More on sleep and Alzheimer’s

Reading Matthew Walker’s ‘Why we sleep’ was a key experience, opening up information about new understandings of sleep and its importance to health and development in human beings and other creatures. Why We Sleep - Wikipedia


Walker recommends 7-8 hours sleep every night to preserve good physical and mental health and to aid recovery in the face of illness or trauma.


His research and that of others have found that broken sleep predicts the emergence of Alzheimer’s disease. Good nights’ sleep is associated with preserved cognition: How we sleep today may forecast when Alzheimer’s disease begins | Berkeley News


Reports from recent research tell us now about the relationship between daytime naps and Alzheimer’s disease Long naps may be early sign of Alzheimer’s disease, study shows | Alzheimer's | The Guardian


‘Vicious cycle’ found between excessive napping and Alzheimer’s – Harvard Gazette

Daytime napping and Alzheimer's dementia: A potential bidirectional relationship - Li - - Alzheimer's & Dementia - Wiley Online Library


This is impressive work led by Kun Hu of the Medical Biodynamics Programme – Brigham’s Division of Sleep and Circadian Disorders. It uses data from people enrolled with the Rush Memory and Aging Project (MAP) Overview and Findings from the Rush Memory and Aging Project - PMC (nih.gov)


This was setup from 1997. From 2005 recruits were fitted with wrist monitors which identify periods of activity and inactivity (Actigraph). Inactivity is interpreted as a proxy for sleep.

1401 older people (1065f, 336m) were included in this study, average age 81.4 years. Their cognition was assessed using a battery of 21 tests each year. Where appropriate a clinical diagnosis of Alzheimer’s disease was established.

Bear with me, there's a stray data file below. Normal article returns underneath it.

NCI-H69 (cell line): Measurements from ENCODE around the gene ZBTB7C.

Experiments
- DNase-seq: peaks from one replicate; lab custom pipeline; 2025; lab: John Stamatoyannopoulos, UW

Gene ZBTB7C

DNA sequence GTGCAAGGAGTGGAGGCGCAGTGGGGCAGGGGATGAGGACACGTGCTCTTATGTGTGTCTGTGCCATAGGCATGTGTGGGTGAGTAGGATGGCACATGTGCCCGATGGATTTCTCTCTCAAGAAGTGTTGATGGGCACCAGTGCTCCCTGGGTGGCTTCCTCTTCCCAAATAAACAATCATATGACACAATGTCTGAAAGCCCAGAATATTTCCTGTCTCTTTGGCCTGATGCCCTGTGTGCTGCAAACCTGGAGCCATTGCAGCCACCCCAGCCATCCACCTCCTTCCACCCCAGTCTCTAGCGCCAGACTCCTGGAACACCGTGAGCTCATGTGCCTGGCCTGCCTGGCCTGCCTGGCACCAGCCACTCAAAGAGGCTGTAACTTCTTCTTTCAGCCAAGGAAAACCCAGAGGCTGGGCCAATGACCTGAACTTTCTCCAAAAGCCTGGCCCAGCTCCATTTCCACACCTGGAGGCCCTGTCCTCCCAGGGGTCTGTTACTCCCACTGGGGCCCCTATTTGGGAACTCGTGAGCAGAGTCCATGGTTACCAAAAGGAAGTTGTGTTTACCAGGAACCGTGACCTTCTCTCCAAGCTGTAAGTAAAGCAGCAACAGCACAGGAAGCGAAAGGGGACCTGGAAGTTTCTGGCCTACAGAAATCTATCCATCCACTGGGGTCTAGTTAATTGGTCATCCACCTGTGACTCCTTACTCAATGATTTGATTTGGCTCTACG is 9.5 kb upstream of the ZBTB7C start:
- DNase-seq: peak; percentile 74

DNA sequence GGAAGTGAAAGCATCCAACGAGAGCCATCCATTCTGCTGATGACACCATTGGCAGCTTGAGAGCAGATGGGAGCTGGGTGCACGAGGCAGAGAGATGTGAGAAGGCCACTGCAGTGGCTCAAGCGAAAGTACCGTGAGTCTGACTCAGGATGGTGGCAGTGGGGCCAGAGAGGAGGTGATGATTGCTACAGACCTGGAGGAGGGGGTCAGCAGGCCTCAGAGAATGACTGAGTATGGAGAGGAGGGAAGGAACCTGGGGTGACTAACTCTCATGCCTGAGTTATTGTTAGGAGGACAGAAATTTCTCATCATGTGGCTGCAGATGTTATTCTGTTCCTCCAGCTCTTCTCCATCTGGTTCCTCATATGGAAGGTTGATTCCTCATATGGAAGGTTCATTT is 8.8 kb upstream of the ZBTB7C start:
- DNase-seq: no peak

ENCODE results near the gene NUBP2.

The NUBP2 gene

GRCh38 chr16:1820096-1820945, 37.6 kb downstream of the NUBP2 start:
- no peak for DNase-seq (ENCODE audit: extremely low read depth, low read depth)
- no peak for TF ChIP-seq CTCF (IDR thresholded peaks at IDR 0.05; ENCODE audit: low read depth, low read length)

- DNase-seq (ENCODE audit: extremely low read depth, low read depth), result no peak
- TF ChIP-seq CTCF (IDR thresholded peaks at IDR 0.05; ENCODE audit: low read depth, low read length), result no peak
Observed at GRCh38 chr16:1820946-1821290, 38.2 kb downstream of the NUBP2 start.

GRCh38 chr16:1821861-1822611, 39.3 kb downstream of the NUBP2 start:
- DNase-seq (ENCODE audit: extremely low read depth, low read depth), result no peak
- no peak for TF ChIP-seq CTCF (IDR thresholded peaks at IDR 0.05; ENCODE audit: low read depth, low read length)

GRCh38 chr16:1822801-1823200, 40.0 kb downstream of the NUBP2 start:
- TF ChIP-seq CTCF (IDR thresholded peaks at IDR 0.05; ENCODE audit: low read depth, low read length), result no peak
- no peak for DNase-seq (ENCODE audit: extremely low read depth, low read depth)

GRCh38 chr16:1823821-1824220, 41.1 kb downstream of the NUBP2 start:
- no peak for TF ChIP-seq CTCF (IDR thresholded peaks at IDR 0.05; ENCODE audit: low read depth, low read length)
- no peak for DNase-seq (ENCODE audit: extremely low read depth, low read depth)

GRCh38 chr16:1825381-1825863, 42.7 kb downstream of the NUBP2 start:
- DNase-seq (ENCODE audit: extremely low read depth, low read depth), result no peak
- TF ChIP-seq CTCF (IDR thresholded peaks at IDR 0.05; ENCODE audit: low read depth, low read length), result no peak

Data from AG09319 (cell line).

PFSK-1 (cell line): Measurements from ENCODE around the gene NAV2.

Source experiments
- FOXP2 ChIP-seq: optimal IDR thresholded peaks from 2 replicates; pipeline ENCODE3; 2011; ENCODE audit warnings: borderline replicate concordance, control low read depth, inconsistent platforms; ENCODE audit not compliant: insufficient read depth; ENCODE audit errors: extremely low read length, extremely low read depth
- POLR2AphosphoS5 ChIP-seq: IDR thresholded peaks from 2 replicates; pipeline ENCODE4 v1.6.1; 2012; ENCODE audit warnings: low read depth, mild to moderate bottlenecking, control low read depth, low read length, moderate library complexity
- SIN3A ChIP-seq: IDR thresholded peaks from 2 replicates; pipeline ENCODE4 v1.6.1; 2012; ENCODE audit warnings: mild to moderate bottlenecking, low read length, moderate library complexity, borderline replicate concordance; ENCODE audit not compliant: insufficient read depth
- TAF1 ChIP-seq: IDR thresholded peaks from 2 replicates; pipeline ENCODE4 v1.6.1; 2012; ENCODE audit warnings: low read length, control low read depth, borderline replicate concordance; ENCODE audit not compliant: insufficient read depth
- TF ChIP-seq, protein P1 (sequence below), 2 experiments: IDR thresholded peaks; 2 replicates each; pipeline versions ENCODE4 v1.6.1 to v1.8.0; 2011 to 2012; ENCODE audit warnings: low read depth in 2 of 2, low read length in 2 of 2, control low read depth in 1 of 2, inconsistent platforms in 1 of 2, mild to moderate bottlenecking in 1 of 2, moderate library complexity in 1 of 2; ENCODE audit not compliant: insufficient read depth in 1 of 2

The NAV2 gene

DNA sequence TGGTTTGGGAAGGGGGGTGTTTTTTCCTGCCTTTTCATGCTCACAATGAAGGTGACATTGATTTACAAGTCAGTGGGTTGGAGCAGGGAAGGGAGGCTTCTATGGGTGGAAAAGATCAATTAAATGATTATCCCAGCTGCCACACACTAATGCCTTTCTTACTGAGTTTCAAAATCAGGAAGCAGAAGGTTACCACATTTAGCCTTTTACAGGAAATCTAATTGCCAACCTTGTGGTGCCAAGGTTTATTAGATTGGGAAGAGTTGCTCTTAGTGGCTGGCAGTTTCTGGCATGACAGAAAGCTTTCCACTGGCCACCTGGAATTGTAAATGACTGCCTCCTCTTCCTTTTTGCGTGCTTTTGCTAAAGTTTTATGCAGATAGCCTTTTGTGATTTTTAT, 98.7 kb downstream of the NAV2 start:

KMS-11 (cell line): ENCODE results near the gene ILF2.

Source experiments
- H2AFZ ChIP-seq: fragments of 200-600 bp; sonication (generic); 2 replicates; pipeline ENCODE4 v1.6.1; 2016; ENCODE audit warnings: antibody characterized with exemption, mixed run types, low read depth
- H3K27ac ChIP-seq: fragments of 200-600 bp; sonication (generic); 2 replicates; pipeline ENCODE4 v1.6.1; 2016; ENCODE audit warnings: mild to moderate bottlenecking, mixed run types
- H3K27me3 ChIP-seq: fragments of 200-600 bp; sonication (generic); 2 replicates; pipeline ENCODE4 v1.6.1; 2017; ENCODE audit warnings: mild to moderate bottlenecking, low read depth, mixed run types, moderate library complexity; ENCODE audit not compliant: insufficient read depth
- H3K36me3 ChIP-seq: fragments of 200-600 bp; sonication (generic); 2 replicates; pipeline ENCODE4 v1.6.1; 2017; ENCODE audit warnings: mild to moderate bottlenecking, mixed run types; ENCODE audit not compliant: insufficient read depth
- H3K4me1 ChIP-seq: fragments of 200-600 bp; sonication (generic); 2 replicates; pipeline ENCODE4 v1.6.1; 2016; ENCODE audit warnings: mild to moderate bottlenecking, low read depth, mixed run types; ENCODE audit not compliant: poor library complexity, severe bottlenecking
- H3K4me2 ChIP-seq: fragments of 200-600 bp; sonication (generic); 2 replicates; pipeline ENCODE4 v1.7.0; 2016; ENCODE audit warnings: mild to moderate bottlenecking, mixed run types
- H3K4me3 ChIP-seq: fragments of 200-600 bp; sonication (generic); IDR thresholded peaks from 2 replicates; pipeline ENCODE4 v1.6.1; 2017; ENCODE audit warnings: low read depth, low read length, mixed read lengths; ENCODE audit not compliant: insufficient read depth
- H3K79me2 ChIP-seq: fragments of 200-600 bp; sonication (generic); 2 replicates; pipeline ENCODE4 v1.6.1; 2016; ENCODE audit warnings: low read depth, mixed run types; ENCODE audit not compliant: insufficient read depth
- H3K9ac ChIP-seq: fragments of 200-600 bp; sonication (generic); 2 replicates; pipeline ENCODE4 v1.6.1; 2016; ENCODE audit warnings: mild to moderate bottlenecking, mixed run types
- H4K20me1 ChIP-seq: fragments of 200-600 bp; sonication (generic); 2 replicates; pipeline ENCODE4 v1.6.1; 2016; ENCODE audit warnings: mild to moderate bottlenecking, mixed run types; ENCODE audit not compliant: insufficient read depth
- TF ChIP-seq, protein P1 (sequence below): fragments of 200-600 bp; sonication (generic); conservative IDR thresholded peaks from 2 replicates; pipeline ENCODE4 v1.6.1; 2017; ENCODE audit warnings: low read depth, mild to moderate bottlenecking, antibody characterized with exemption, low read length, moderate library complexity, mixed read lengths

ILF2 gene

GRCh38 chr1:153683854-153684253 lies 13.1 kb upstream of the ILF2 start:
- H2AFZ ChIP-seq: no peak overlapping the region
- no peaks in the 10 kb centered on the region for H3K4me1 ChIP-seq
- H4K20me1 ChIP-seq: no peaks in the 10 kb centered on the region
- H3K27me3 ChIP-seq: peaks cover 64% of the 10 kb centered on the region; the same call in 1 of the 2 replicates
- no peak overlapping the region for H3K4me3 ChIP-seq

At baseline 812 had no cognitive impairment and only 4.4% had a diagnosis of dementia. During the study 384 developed MCI and 101 developed Alzheimer’s disease.


People spending more time in daytime naps were more likely to develop MCI or dementia.

The frequency and duration of naps doubled with a diagnosis of MCI and trebled with a diagnosis of dementia.


The interpretation is that extra daytime napping is an early sign of cognitive deterioration and/or the development of Alzheimer’s disease. Napping does increase with age and not every nap predicts the coming of dementia, but other researchers have found that there is loss of biochemical activity in neurones in brain centres which are involved in the sleep-wakefulness activity of the brain: the locus coeruleus, the lateral hypothalamus and the tubero-mamillary nucleus. So extra naps may be evidence of neuro-degeneration in these key nuclei.


We do not know if approaches to reduce napping will prevent or slow deterioration in cognition. For the present it will be wise to follow Matthew Walker’s advice to attend to sleep hygiene, to obtain a good night’s sleep for every night.



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